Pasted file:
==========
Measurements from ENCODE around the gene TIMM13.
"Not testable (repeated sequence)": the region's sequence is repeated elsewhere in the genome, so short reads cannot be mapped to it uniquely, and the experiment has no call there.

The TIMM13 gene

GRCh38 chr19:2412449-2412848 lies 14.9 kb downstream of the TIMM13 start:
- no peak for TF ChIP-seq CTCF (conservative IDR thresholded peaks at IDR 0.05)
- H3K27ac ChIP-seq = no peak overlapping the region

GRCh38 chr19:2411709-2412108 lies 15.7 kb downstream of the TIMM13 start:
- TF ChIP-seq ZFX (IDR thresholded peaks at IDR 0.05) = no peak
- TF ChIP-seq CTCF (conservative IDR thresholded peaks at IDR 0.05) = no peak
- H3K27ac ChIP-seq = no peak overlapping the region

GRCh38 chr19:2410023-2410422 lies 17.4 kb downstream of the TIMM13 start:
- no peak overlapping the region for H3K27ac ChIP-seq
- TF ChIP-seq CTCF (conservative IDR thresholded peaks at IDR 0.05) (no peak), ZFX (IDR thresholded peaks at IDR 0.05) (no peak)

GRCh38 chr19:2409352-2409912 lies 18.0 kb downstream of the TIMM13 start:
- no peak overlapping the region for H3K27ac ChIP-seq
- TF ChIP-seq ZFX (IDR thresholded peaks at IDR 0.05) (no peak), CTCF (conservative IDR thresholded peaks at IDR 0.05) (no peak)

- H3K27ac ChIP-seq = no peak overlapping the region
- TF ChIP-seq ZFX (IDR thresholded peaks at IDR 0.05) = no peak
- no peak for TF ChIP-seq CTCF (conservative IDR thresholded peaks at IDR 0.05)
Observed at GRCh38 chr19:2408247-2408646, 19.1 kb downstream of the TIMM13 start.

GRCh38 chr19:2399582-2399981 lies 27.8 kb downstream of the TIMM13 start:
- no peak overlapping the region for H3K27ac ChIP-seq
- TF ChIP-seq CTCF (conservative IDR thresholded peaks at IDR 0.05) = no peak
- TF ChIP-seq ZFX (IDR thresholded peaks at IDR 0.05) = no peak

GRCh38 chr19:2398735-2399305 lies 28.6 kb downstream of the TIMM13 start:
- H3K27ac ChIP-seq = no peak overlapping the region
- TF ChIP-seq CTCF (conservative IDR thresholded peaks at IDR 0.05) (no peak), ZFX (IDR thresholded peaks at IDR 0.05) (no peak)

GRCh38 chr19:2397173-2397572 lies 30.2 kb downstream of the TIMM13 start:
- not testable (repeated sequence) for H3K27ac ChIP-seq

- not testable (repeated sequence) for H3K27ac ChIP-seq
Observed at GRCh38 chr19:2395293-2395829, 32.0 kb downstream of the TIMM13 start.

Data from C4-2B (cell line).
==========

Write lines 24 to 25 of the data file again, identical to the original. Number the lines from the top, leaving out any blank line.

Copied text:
- TF ChIP-seq ZFX (IDR thresholded peaks at IDR 0.05) = no peak

GRCh38 chr19:2398735-2399305 lies 28.6 kb downstream of the TIMM13 start: